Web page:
Sure that his past had been safely left in New Mexico, he began to settle-in as a respected citizen of Caldwell. He was honored with the gift of an engraved Winchester as a token of the town?
|Product dimensions:||6.00(w) x 9.00(h) x 0.75(d)|
About the Author
Troy Boucher grew up in a small, western Oklahoma town on what was once a large Cheyenne-Arapaho reservation. As a child he spent his time watching western movies on Saturday afternoons, reading Zane Grey novels, and wanting to grow up to be a cowboy. Most of his adult life has been spent teaching writing and American literature in a small private college. He enjoys writing, reading, gardening, and traveling with his wife to interesting places in the plains states and other areas of the country. His short stories have appeared in Cottonwood Magazine, Square One, Ellipsis, Kansas Stories, 1989, and The Chiron Review. His short story "Pocket Money" won first place in the Bob Gross Fiction Contest sponsored by Woodley Press.
Most Helpful Customer Reviews
Prince of the Plains is a wonderfully written fictional novel with facts of history woven into this vivid and exciting tale of the life of Henry Newton Brown. The setting is the American West in the latter 1800’s, and the author’s artful writing style swiftly gets the reader into the story with first-rate narrative, compelling and captivating characters, and effective and convincing dialogue. All the characters are skillfully created and multi-dimensional. The writing is sharp and crisp, and the author’s research has paid off in the skillful way he writes about every detail of the time period. I thoroughly enjoyed this novel; I did not want it to end. Looking forward to reading more from this talented author. I highly recommend it. Review by author, Diane Mae Robinson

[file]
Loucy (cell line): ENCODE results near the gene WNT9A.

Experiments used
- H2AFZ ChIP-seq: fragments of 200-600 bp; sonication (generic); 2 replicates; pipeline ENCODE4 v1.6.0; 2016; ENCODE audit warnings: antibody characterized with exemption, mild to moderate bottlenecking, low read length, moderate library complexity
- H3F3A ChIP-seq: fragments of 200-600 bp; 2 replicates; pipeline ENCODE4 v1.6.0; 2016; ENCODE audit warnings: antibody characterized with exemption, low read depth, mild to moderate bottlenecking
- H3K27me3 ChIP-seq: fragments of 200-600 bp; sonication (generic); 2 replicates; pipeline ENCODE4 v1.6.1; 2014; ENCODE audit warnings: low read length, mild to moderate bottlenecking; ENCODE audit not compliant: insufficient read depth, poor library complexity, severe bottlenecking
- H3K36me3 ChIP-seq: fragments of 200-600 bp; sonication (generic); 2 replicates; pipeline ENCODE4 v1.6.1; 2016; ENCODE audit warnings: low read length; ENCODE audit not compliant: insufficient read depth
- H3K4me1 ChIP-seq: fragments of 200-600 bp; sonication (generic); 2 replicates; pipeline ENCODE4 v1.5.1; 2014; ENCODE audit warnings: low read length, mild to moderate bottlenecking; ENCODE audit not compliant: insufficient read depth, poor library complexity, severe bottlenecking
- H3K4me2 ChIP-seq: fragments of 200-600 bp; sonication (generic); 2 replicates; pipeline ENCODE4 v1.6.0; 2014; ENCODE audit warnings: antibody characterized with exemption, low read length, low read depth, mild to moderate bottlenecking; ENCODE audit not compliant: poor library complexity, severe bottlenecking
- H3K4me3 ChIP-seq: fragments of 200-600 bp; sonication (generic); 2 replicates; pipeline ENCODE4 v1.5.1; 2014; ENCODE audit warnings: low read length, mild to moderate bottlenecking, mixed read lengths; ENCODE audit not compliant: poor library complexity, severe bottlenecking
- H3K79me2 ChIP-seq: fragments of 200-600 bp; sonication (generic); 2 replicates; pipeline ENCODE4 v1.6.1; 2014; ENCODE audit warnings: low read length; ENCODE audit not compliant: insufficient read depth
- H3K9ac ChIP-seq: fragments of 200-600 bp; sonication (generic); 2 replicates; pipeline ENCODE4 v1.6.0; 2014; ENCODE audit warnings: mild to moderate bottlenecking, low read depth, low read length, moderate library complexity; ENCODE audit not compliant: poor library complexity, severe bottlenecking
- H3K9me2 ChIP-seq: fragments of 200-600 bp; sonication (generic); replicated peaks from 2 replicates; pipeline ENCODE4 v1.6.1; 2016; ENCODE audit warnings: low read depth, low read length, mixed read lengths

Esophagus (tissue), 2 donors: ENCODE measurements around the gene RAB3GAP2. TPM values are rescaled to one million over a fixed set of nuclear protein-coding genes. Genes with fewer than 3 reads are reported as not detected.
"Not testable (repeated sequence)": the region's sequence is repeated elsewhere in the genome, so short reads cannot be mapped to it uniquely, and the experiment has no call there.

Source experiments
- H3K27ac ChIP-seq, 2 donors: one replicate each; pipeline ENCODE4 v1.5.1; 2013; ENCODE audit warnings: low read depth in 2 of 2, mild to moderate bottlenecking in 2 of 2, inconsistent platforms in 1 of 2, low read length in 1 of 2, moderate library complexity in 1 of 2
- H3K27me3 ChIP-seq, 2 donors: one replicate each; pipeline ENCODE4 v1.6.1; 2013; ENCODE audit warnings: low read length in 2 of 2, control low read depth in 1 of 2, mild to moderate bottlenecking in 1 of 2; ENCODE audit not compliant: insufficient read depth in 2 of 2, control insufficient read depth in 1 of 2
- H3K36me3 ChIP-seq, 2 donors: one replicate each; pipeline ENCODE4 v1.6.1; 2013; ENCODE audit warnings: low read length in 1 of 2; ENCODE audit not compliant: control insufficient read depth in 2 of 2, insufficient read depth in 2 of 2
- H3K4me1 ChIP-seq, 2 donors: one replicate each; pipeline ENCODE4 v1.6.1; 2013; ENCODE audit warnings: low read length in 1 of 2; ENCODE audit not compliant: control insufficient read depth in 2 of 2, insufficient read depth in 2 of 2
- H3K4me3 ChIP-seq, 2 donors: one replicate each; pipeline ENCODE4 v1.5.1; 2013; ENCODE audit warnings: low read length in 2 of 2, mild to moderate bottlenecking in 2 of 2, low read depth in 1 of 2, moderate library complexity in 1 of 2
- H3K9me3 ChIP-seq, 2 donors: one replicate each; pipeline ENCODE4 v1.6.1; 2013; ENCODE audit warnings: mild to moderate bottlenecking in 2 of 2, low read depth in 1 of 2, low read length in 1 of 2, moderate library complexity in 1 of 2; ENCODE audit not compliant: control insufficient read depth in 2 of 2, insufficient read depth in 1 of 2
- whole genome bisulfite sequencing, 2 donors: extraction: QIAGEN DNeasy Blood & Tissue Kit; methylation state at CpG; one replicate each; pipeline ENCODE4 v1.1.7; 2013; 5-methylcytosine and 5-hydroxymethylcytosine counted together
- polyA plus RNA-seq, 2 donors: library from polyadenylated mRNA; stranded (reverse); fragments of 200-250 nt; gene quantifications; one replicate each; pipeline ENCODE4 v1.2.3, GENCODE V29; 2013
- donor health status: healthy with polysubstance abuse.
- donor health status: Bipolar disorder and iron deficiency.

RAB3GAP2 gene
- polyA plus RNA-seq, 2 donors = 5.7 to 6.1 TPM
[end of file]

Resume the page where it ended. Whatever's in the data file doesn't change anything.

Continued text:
Troy Boucher tells a wonderful and interesting story combining history and his imagination. The ending, which is true to life, is very good.
A beautiful and often touching narrative from a talented Kansas writer. Boucher's compelling story is written with a strong love and honest respect for the historical characters that once traversed the Old West. The gritty prose, always rich and well-paced, is equally poetic and terse. Throughout this narrative, Boucher successfully manages to combine a few subtle elements of Hamlet with the rugged landscape of the western genre while staying true to the life of Henry Brown. The novel, dealing with the beginning of the 'civilized' west, is extremely thought-provoking and offers the reader strong evocations of place, atmosphere and multi-dimensional characters. The true beauty of this novel is that it is not only for fans of western fiction. This novel is a MUST for a fan of any kind of fiction. Do not dismiss this narrative as mere genre writing. Fans of Steinbeck, Twain, McMurtry, and James Lee Burke will not be disappointed. Don't let this one pass you by. It is essential reading about the human condition...for any century.